Risk of thromboembolism in patients with hereditary angioedema treated with plasma-derived C1-inhibitor

BACKGROUND: Plasma-derived C1-inhibitor (C1-INH) concentrates (pdC1-INH) have been used as safe and effective treatments for hereditary angioedema with C1-INH deficiency (C1-INH-HAE) for >30 years. Notwithstanding this, sporadic reports and a study into the high-dose therapy of neonates with C1-INH concentrate administered in an off-label indication raised concerns that this drug might increase the risk of thromboembolism.

OBJECTIVE: To investigate the incidence of thromboembolism and the background of the risk factors related to treatment with pdC1-INH.

METHODS: Our retrospective cohort study of 144 patients with C1-INH-HAE compared the incidence of thromboembolism and its risk factors in patients who received pdC1-INH with those who did not receive pdC1-INH as well as with those treated with danazol or with tranexamic acid.

RESULTS: During the observation period (29 years), 104 of the 144 subjects received pdC1-INH. The average dose per treatment was 573.59 IU. None of the patients used an indwelling central venous catheter. Multiple risk factors for thromboembolism were identified in 93 of the 104 patients treated with pdC1-INH. The incidence rate of thromboembolism was 0.0019/100 person-years in patients treated with pdC1-INH, whereas it was 0.0211/100 person-years in the not-treated group.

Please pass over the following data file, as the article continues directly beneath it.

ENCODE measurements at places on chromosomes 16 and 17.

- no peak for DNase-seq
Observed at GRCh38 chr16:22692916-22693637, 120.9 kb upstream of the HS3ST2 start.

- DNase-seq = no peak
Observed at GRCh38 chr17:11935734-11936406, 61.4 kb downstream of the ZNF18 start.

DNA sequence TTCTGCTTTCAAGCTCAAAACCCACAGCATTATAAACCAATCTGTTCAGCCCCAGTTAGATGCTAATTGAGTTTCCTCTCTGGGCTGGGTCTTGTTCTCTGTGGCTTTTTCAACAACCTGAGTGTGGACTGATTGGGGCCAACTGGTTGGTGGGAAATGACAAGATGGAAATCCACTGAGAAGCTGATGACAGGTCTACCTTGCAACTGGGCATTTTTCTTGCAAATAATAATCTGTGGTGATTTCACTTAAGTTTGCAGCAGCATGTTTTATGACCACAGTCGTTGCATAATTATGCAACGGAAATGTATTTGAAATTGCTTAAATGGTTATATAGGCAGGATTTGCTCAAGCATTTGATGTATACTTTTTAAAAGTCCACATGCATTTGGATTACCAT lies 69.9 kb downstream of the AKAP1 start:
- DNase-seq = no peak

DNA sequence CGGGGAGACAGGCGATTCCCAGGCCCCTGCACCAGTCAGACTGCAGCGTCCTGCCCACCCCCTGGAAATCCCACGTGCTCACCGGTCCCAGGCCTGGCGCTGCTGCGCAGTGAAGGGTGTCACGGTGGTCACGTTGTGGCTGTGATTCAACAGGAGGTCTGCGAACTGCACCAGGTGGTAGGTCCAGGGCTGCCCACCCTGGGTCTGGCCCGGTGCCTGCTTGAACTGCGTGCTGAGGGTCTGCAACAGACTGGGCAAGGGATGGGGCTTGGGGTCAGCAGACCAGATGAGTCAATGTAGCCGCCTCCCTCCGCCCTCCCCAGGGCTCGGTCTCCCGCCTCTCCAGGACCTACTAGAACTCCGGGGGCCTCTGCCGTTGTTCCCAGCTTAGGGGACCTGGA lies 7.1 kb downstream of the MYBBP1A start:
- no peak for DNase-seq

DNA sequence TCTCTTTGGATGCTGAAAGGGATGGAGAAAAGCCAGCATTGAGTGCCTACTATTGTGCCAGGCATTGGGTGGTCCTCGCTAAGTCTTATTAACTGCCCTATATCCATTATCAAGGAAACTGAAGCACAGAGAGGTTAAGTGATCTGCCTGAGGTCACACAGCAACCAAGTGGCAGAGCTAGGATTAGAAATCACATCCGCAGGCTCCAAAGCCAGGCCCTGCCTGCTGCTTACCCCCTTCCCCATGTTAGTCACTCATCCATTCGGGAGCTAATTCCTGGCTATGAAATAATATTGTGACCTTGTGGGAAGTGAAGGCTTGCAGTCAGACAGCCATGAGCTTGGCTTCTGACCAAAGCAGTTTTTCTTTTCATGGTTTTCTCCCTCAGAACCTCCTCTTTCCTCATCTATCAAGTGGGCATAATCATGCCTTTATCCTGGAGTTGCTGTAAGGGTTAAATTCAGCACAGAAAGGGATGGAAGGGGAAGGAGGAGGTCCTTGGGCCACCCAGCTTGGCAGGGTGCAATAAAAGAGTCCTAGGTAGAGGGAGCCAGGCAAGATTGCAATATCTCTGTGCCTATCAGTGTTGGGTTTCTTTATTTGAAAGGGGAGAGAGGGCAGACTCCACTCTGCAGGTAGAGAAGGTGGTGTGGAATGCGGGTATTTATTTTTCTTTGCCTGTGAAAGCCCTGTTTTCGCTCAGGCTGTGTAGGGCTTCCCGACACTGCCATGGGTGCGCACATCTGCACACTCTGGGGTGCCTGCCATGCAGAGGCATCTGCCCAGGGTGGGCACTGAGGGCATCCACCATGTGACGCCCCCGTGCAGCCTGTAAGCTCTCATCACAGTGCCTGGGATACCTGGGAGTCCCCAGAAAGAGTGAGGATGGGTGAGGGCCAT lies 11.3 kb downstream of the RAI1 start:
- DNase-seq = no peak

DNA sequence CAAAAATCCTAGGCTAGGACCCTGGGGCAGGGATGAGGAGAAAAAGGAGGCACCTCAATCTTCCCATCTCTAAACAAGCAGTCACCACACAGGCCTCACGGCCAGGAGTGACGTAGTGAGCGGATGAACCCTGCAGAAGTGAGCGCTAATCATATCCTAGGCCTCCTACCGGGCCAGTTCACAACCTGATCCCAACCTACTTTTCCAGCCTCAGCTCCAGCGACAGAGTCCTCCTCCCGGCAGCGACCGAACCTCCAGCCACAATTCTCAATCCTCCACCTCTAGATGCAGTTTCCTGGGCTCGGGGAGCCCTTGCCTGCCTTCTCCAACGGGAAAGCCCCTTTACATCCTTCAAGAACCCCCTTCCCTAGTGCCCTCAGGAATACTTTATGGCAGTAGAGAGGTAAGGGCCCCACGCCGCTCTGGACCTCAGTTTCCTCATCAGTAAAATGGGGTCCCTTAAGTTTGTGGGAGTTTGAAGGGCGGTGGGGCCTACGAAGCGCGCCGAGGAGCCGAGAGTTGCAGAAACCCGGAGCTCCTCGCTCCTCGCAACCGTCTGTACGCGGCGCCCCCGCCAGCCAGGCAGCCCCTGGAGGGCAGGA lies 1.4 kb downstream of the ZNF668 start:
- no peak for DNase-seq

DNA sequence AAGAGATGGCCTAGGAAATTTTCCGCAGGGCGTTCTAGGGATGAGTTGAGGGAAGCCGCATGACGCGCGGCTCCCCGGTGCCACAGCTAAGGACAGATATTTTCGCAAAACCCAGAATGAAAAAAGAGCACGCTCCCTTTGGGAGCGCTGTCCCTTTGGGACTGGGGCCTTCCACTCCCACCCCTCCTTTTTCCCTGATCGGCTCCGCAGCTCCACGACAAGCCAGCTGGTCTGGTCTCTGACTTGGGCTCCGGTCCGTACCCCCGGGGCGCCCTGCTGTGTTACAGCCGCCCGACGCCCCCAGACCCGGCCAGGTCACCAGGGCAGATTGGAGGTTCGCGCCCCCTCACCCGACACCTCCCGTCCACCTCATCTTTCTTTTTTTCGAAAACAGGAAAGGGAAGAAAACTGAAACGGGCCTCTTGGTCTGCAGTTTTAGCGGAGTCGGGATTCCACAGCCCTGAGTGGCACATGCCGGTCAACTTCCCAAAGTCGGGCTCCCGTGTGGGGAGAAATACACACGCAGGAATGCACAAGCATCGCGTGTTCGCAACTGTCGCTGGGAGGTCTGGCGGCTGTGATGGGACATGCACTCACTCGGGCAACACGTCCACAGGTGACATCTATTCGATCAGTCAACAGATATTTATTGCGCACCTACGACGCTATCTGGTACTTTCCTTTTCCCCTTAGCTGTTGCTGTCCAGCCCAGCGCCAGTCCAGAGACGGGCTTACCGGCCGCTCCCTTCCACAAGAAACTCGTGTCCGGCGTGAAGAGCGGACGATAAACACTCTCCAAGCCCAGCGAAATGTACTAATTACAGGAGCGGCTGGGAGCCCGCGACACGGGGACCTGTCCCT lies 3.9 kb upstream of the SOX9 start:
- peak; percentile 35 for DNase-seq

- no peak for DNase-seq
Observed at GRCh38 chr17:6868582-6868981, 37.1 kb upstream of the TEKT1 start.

CONCLUSION: Our cohort study did not find any evidence for an increased risk of thromboembolism during treatment with pdC1-INH, despite the presence of multiple predisposing factors.

Available from: http://www.ingentaconnect.com/content/ocean/aap/2016/00000037/00000002/art00013